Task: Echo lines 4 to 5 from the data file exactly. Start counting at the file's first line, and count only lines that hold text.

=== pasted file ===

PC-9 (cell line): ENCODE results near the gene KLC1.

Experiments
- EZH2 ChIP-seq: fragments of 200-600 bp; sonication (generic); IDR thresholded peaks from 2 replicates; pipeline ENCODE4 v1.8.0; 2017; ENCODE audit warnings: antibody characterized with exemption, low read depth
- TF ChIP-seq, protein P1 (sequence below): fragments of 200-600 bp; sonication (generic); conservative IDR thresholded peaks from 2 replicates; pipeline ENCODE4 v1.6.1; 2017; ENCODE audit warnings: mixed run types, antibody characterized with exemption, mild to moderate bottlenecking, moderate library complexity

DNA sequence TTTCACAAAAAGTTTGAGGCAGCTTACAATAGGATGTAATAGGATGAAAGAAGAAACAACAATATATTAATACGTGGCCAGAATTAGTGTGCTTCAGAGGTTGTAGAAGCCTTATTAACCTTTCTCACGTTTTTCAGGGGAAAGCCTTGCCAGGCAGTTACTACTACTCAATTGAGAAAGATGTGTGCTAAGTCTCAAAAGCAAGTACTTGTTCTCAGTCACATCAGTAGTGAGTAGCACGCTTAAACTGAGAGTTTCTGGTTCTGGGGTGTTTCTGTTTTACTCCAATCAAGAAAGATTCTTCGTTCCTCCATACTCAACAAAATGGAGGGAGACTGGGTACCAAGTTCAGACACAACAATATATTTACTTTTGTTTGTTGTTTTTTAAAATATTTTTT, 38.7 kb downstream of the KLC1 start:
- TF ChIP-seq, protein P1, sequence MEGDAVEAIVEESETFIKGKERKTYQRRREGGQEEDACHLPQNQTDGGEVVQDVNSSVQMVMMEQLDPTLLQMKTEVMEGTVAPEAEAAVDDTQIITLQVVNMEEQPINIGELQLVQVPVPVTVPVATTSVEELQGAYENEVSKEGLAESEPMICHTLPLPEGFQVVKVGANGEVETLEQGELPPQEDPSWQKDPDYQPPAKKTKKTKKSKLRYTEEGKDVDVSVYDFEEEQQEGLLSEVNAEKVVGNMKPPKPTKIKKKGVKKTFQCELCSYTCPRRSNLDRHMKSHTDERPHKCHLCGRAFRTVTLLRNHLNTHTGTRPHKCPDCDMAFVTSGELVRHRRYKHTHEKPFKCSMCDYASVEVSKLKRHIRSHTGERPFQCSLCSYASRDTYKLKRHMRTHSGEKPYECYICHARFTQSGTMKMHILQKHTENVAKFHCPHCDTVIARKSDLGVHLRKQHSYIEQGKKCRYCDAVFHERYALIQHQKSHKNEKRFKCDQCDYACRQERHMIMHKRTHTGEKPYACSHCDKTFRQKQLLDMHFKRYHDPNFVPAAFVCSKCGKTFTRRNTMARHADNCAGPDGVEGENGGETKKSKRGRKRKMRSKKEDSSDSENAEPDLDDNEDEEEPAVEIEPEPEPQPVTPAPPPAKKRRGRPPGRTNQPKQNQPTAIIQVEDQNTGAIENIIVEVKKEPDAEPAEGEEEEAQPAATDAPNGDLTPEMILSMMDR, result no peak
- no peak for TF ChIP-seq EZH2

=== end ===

- TF ChIP-seq, protein P1 (sequence below): fragments of 200-600 bp; sonication (generic); conservative IDR thresholded peaks from 2 replicates; pipeline ENCODE4 v1.6.1; 2017; ENCODE audit warnings: mixed run types, antibody characterized with exemption, mild to moderate bottlenecking, moderate library complexity

DNA sequence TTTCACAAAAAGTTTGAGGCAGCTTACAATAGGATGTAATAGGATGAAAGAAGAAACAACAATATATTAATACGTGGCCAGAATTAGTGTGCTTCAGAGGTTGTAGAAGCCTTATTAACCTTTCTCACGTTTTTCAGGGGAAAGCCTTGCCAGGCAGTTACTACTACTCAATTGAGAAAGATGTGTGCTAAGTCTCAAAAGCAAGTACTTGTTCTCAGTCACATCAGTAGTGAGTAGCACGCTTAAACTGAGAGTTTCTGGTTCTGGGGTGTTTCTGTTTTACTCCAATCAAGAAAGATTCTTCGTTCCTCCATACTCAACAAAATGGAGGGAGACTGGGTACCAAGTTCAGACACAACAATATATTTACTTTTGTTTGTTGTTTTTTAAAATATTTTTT, 38.7 kb downstream of the KLC1 start: